The speakeasies of the 1920s were the only places people were able to get a hold of alcoholic beverages. The name speakeasy came from the manner the customers would order an alcoholic drink without raising suspicion—bartenders would tell patrons to be quiet and “speak easy. Many of them were owned by or connected to organized crime. Although the police would raid speakeasies frequently, people continued to take part in the highly lucrative business deals. Often the owners of such bars would pay of corrupt police and mayors to either leave the bars alone or to worn them before a raid.
Speakeasies were also known as "blind pigs" or "blind tigers." This was because the operator of one of these establishment would charge customers to see an attraction (such as an animal) and then serve a “complimentary” alcoholic beverage, thus circumventing the law. The difference between a speakeasy and a blind pig was that a speakeasy was usually a higher-class establishment that offered food, music, or entertainment, or even all three. In large cities, some speakeasies even required a coat and tie for men, and evening dress for women. But a blind pig was usually a low-class dive where only beer and liquor were offered.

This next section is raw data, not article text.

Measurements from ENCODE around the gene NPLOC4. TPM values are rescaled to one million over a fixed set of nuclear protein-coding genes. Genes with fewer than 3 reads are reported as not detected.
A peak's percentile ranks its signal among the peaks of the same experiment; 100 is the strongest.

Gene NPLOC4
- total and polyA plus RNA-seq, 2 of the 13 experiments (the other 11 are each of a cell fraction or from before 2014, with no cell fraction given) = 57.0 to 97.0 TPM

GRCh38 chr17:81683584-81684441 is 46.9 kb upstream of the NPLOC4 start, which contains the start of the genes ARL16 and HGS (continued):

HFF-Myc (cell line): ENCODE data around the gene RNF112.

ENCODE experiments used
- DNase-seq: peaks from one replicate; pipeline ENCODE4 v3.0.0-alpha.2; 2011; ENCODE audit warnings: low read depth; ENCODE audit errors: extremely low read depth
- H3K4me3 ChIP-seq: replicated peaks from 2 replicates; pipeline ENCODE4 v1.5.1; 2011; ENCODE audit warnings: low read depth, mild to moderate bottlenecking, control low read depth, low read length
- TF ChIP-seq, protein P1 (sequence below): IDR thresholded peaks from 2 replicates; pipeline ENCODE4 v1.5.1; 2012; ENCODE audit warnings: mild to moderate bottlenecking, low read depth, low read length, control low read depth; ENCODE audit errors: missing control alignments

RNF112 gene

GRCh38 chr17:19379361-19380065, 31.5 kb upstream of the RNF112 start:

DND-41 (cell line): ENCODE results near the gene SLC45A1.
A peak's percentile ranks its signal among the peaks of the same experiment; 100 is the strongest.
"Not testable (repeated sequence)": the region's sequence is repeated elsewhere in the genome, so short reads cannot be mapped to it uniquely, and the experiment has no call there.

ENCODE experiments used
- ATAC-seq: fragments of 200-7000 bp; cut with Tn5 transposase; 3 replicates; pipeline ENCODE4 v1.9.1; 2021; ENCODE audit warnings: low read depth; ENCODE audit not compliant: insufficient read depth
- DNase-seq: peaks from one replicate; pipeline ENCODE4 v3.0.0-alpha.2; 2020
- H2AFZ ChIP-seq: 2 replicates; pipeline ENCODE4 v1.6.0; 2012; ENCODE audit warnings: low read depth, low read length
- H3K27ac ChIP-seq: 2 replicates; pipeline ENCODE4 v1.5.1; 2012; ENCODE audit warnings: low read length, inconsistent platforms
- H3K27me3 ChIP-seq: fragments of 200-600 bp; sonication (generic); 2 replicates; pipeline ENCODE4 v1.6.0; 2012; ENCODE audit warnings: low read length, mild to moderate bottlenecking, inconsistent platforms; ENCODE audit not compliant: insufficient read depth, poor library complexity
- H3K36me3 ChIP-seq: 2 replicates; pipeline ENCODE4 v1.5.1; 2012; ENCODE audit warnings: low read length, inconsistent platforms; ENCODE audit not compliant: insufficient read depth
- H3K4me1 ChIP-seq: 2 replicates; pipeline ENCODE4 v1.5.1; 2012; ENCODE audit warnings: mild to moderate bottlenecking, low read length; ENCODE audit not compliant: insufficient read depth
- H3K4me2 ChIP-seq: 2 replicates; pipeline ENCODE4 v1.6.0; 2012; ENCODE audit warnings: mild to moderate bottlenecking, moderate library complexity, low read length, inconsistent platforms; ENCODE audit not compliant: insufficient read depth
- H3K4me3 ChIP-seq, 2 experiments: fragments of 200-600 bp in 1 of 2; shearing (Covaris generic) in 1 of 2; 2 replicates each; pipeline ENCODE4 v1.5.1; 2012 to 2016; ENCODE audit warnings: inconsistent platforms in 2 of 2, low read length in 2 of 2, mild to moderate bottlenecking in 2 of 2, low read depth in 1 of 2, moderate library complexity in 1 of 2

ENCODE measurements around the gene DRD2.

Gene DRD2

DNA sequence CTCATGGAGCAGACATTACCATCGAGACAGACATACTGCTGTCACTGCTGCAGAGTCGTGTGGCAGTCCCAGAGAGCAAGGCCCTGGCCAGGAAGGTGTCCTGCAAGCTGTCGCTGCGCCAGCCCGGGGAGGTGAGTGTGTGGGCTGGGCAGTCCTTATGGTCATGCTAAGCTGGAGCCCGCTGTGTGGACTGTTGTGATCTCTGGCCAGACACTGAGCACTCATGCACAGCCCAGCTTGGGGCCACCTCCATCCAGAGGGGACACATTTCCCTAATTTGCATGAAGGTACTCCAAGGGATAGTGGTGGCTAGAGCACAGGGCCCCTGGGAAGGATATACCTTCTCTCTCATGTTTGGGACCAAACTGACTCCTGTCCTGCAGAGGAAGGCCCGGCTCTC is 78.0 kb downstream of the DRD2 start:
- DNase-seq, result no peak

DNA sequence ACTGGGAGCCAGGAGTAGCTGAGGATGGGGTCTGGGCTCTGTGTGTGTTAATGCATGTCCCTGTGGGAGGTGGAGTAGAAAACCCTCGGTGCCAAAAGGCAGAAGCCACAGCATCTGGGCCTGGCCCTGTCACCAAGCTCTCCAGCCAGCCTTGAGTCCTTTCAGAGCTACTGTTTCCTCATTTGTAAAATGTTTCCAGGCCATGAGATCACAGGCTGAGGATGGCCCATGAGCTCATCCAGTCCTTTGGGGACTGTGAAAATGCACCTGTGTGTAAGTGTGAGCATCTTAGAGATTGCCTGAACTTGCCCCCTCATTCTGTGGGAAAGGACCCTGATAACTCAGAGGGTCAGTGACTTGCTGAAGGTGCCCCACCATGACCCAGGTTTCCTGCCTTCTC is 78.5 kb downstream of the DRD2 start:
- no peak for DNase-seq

Connie's Inn, a major speakeasy of the 1920's and 1930's.
Men drinking in a "Blind Pig," or speakeasy.
A flapper hides a flask in her garters. Those who frequented speakeasies usually brought their own liquor with them, transporting it in their coat pockets, purses, or, as this woman demonstrates, in their stockings!
Police raid a speakeasy.
Law enforcement agents confiscate and destroy alcohol.
Men drink in a speakeasy.
Read here about a speakeasy in New York.